House Bill 349 also requires the state legislature to approve any future amendments or revisions to a final state plan. Governor Kasich and Ohio EPA Director Butler have shown exceptional leadership on this issue thus far, explaining to Congress and President Obama just how harmful the new regulations will be for Ohio. Their efforts are reassuring, but with the Clean Power Plan’s compliance period extending until 2030, the federal regulations will long outlast Mr. Kasich’s administration. Requiring General Assembly approval for future plan amendments will help ensure that those amendments provide the same protections, transparency, and accountability as the original state plan.

Finally, because section 111(d) is unusually burdensome for the state EPA, and because House Bill 349 would require the state plan to pass the General Assembly, the bill rightly seeks a two-year extension from the U.S. EPA. Between the proposed rule and the final rule, the U.S. EPA increased Ohio’s emissions target by approximately 11%. This unexpected increase compounds the need for a two-year extension. As Director Butler recently testified, “…states can’t rely on analyses used to review the proposed [Clean Power Plan] but rather need to re-launch a new effort to assess the final version.”[7] That “new effort” will require an appropriate amount of time and consideration. Thus, meeting the initial September 2016 deadline for submitting a cost-effective, compliant state plan composed in a thorough, transparent process would be impossible. A two-year extension, however—allowed under the EPA’s final rule—would give the Ohio EPA, the PUCO, and the General Assembly a more reasonable timeframe to seek input from stakeholders and determine the best compliance option.

House Bill 349 takes important steps to protect Ohio from the dire consequences of the Clean Power Plan. The bill creates a partnership between the General Assembly and Ohio EPA in the carbon rule planning process, and allows for a more transparent and accountable process going forward. The requirements and procedures outlined in House Bill 349 offer responsible, state-based solutions to an unfortunate, Washington-based problem.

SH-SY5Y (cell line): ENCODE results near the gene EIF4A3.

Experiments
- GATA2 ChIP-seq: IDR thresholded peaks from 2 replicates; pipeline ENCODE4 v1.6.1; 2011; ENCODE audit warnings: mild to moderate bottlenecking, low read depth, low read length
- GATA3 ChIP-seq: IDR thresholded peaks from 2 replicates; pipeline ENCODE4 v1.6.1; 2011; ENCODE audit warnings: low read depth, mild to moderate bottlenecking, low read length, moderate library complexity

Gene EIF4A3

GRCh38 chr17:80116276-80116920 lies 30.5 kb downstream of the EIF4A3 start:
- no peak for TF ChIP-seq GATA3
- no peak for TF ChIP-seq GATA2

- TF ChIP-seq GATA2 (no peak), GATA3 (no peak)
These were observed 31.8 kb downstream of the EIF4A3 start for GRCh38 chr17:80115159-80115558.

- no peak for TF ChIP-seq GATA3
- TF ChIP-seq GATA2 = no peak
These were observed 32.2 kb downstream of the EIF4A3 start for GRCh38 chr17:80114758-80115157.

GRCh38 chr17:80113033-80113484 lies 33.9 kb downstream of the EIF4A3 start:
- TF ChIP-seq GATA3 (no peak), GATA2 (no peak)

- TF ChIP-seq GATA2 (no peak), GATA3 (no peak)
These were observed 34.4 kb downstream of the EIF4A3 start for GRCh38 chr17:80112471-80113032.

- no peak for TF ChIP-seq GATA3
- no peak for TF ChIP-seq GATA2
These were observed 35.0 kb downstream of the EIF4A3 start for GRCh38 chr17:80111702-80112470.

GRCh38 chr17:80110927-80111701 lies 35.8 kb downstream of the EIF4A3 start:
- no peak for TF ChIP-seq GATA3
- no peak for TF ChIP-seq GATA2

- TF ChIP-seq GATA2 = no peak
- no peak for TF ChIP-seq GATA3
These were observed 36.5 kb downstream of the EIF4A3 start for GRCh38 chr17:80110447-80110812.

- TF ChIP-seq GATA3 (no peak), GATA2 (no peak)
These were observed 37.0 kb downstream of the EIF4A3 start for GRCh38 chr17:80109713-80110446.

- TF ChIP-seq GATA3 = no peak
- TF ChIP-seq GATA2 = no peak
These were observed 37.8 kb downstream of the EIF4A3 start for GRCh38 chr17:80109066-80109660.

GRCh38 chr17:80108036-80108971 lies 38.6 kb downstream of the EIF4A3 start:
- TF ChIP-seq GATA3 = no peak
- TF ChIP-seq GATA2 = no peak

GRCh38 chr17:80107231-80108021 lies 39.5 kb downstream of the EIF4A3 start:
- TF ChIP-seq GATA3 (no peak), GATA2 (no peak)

Thank you for your time and the opportunity to testify today. I am happy to answer any questions that you may have.


1. Robert Alt, “Public Comments Docket EPA–HQ6OAR6201360602,” The Buckeye Institute, December 1, 2014, http://www.buckeyeinstitute.org/uploads/files/12-­‐1-­‐14%20US%20EPA%20Clean%20Power%20Plan%20Comments%20(Final).pdf  

2. National Economic Research Associates, “Energy and Consumer Impacts of the Clean Power Plan,” November 7, 2015, http://www.nera.com/content/dam/nera/publications/2015/NERA_ACCCE_CPP_Results_Nov72015.pdf 

3. Energy Ventures Analysis, “EPA’s Clean Power Plan: An Economic Analysis,” http://www.nma.org/attachments/article/2372/11.13.15%20NMA_EPAs%20Clean%20Power%20Plan%20 %20An%20Economic%20Impact%20Analysis.pdf           

4. Kevin Dayaratna, PhD, Nicolas Loris, and David  Kreutzer, PhD, “The Obama Administration’s Climate Agenda Will Hit Manufacturing Hard: A State-­by­‐State Analysis,” Heritage Foundation, February 17, 2015, http://www.heritage.org/research/reports/2015/02/the-­‐obama-­‐administrations-­‐climate-­‐agenda-­‐will-­‐hit-­‐ manufacturing-­‐hard-­‐a-­‐state-­‐by-­‐state-­‐analysis   

5. FERC Perspective: Questions Concerning EPA's Proposed Clean Power Plan and Other Grid Reliability Challenges,” Before the United States House of Representatives Committee on Energy and Commerce, Subcommittee on Energy and Power, 114th Congress (July  29, 2014) (statement of Commissioner Tony Clark, Federal Energy Regulatory Commission).

6. National Conference of State Legislatures, “States’ Reactions to EPA Greenhouse Gas Emissions Standards,” updated October 23, 2015, accessed November 30, 2015, http://www.ncsl.org/research/energy/states-­‐reactions-­‐to-­‐proposed-­‐epa-­‐greenhouse-­‐gas-­‐emissions-­‐ standards635333237.aspx         

7. State Perspectives: How EPA’s Power Plan Will Shut Down Power Plants, Before the U.S. House of Representatives Committee on Science, Space, and Technology, Subcommittee on Environment, 114th Congress (September 11, 2015) (statement of Craig Butler, Director of Ohio EPA).